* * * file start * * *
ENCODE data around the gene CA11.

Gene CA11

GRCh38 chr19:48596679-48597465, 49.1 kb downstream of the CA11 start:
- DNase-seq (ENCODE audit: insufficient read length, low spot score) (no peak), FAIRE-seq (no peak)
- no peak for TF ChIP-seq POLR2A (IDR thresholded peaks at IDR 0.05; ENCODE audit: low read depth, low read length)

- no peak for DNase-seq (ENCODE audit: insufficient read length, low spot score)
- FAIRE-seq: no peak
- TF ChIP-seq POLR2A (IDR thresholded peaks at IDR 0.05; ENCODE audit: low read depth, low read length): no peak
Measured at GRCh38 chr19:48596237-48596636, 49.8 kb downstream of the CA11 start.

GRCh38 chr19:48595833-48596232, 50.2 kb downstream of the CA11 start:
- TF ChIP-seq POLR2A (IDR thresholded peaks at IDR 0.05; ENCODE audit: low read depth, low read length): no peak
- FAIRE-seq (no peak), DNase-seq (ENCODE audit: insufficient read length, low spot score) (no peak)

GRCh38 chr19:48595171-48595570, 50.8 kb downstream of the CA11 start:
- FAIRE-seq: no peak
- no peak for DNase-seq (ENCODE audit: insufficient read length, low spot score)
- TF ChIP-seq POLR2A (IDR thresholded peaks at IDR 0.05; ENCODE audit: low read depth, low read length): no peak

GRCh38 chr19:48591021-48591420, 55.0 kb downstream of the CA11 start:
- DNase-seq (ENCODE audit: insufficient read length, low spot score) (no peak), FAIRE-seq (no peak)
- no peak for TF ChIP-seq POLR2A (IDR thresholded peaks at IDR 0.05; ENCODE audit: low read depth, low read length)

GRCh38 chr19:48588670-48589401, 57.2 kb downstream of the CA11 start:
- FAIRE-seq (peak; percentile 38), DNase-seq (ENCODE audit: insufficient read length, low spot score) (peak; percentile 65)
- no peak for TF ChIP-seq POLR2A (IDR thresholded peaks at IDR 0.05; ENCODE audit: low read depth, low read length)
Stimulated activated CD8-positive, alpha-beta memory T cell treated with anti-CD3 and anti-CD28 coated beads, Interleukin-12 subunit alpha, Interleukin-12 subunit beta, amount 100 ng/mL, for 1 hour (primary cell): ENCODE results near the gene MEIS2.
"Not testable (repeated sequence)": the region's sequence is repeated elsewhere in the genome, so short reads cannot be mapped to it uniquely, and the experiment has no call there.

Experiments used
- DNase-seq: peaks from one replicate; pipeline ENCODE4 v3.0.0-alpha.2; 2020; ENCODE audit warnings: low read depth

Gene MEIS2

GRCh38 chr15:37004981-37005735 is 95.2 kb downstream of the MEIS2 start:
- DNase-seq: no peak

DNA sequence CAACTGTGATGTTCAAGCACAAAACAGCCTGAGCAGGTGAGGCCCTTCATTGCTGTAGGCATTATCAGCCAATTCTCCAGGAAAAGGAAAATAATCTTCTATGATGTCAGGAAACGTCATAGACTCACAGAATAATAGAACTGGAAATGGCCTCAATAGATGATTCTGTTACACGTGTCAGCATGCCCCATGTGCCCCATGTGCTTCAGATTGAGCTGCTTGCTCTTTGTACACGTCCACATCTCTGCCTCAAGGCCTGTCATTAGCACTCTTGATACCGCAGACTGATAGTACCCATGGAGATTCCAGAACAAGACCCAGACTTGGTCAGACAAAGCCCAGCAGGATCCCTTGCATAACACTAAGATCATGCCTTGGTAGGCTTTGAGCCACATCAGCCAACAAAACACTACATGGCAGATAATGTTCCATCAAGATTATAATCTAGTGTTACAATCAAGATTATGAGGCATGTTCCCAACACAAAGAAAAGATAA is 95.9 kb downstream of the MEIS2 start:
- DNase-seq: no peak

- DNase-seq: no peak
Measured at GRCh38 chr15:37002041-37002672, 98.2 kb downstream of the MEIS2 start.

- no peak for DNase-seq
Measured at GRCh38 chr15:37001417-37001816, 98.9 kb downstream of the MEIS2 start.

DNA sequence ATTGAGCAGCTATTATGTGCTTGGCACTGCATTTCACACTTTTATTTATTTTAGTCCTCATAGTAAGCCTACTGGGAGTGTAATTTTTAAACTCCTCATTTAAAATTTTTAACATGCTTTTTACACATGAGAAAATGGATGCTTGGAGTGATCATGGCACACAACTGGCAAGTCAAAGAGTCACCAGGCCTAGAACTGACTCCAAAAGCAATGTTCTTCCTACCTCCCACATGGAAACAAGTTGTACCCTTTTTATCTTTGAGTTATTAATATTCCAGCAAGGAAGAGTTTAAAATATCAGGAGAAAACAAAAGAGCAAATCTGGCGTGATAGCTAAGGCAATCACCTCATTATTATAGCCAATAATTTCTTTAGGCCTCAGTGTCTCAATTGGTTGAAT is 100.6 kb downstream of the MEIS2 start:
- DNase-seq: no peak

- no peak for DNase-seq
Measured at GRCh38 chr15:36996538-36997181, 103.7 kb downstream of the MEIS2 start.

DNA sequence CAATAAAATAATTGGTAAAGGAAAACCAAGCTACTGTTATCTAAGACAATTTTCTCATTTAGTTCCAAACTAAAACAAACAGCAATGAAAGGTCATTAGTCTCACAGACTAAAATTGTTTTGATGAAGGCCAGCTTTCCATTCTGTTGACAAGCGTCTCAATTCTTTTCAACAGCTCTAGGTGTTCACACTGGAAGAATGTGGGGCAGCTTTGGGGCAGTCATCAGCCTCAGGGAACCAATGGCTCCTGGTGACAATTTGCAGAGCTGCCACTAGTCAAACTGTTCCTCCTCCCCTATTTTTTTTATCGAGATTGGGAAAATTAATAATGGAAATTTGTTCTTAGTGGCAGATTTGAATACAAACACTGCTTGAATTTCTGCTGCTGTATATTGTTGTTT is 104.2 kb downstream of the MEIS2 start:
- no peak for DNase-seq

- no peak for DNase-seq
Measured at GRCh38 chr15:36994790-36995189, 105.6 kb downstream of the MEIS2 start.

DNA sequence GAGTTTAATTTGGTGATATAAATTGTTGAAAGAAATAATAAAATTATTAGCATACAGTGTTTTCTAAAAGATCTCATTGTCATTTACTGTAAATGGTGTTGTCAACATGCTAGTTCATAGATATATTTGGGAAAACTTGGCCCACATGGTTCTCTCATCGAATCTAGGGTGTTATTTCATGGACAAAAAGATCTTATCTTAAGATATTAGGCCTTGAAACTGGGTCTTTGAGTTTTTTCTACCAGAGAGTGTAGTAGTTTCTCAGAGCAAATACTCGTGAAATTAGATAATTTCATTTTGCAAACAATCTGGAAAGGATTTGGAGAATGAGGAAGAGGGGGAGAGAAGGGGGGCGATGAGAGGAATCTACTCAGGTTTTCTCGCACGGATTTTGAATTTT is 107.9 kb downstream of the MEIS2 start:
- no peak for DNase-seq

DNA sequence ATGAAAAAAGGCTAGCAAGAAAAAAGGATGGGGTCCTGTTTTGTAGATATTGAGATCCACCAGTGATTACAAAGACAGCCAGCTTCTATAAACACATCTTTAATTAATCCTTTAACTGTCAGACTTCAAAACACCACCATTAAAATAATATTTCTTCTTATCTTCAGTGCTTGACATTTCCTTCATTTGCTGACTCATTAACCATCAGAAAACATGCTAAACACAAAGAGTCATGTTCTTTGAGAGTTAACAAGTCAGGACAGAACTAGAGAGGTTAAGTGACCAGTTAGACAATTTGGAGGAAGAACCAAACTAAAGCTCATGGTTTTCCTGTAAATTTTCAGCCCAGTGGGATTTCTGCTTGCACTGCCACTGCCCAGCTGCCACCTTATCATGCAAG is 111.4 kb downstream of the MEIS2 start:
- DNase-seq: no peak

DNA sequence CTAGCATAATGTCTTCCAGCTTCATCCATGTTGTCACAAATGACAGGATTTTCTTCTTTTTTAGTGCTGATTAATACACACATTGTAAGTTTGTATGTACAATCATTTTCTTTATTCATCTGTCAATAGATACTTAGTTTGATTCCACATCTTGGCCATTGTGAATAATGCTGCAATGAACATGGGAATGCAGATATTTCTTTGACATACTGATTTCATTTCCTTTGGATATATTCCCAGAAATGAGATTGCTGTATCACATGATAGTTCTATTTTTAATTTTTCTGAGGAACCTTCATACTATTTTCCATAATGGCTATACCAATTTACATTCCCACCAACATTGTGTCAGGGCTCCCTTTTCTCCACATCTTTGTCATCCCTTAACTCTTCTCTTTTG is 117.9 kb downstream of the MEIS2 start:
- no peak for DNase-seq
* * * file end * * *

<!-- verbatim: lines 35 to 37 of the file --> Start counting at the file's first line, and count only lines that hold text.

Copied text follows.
Measured at GRCh38 chr15:37001417-37001816, 98.9 kb downstream of the MEIS2 start.

DNA sequence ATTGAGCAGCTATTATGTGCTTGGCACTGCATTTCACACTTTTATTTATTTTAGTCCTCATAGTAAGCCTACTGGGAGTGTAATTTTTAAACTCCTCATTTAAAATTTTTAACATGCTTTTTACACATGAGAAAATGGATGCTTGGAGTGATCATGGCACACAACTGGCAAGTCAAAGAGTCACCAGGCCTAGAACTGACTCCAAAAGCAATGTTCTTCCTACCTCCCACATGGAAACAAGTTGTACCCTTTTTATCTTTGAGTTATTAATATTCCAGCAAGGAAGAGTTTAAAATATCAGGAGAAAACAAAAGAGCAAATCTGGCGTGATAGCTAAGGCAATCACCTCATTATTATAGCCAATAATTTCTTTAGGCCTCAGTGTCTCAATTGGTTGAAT is 100.6 kb downstream of the MEIS2 start:
- DNase-seq: no peak